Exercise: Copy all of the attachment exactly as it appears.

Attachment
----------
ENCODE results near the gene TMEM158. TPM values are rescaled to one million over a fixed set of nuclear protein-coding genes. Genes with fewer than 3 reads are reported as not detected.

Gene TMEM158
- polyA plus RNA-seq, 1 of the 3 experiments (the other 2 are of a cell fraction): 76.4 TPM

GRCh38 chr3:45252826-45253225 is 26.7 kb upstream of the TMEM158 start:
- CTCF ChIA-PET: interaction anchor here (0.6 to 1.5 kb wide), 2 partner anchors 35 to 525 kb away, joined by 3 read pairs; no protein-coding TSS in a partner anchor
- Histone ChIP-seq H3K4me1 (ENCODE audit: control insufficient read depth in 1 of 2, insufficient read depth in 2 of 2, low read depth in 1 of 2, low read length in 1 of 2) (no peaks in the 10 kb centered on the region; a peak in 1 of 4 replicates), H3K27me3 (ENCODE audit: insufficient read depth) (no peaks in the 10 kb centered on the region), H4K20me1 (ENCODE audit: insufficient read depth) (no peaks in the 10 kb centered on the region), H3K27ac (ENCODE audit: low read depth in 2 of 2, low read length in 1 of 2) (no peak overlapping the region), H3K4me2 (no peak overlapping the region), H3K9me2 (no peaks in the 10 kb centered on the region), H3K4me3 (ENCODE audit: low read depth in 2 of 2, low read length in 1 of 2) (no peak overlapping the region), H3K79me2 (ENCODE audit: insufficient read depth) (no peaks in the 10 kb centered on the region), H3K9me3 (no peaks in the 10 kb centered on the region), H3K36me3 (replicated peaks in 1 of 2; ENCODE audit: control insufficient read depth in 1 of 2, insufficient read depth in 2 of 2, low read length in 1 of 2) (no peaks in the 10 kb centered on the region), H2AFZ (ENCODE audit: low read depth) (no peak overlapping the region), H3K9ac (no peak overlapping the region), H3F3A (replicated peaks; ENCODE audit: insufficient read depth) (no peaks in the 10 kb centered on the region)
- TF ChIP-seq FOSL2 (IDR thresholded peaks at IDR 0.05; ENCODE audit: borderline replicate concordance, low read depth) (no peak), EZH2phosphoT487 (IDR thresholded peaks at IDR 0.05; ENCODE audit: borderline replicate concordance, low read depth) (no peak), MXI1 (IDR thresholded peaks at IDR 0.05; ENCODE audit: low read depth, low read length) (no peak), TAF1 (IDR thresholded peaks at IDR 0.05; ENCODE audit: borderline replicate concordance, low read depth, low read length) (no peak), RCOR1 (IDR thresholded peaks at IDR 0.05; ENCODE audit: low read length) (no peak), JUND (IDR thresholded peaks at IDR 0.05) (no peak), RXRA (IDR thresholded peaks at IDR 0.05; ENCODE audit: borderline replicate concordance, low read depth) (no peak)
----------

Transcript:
ENCODE results near the gene TMEM158. TPM values are rescaled to one million over a fixed set of nuclear protein-coding genes. Genes with fewer than 3 reads are reported as not detected.

Gene TMEM158
- polyA plus RNA-seq, 1 of the 3 experiments (the other 2 are of a cell fraction): 76.4 TPM

GRCh38 chr3:45252826-45253225 is 26.7 kb upstream of the TMEM158 start:
- CTCF ChIA-PET: interaction anchor here (0.6 to 1.5 kb wide), 2 partner anchors 35 to 525 kb away, joined by 3 read pairs; no protein-coding TSS in a partner anchor
- Histone ChIP-seq H3K4me1 (ENCODE audit: control insufficient read depth in 1 of 2, insufficient read depth in 2 of 2, low read depth in 1 of 2, low read length in 1 of 2) (no peaks in the 10 kb centered on the region; a peak in 1 of 4 replicates), H3K27me3 (ENCODE audit: insufficient read depth) (no peaks in the 10 kb centered on the region), H4K20me1 (ENCODE audit: insufficient read depth) (no peaks in the 10 kb centered on the region), H3K27ac (ENCODE audit: low read depth in 2 of 2, low read length in 1 of 2) (no peak overlapping the region), H3K4me2 (no peak overlapping the region), H3K9me2 (no peaks in the 10 kb centered on the region), H3K4me3 (ENCODE audit: low read depth in 2 of 2, low read length in 1 of 2) (no peak overlapping the region), H3K79me2 (ENCODE audit: insufficient read depth) (no peaks in the 10 kb centered on the region), H3K9me3 (no peaks in the 10 kb centered on the region), H3K36me3 (replicated peaks in 1 of 2; ENCODE audit: control insufficient read depth in 1 of 2, insufficient read depth in 2 of 2, low read length in 1 of 2) (no peaks in the 10 kb centered on the region), H2AFZ (ENCODE audit: low read depth) (no peak overlapping the region), H3K9ac (no peak overlapping the region), H3F3A (replicated peaks; ENCODE audit: insufficient read depth) (no peaks in the 10 kb centered on the region)
- TF ChIP-seq FOSL2 (IDR thresholded peaks at IDR 0.05; ENCODE audit: borderline replicate concordance, low read depth) (no peak), EZH2phosphoT487 (IDR thresholded peaks at IDR 0.05; ENCODE audit: borderline replicate concordance, low read depth) (no peak), MXI1 (IDR thresholded peaks at IDR 0.05; ENCODE audit: low read depth, low read length) (no peak), TAF1 (IDR thresholded peaks at IDR 0.05; ENCODE audit: borderline replicate concordance, low read depth, low read length) (no peak), RCOR1 (IDR thresholded peaks at IDR 0.05; ENCODE audit: low read length) (no peak), JUND (IDR thresholded peaks at IDR 0.05) (no peak), RXRA (IDR thresholded peaks at IDR 0.05; ENCODE audit: borderline replicate concordance, low read depth) (no peak)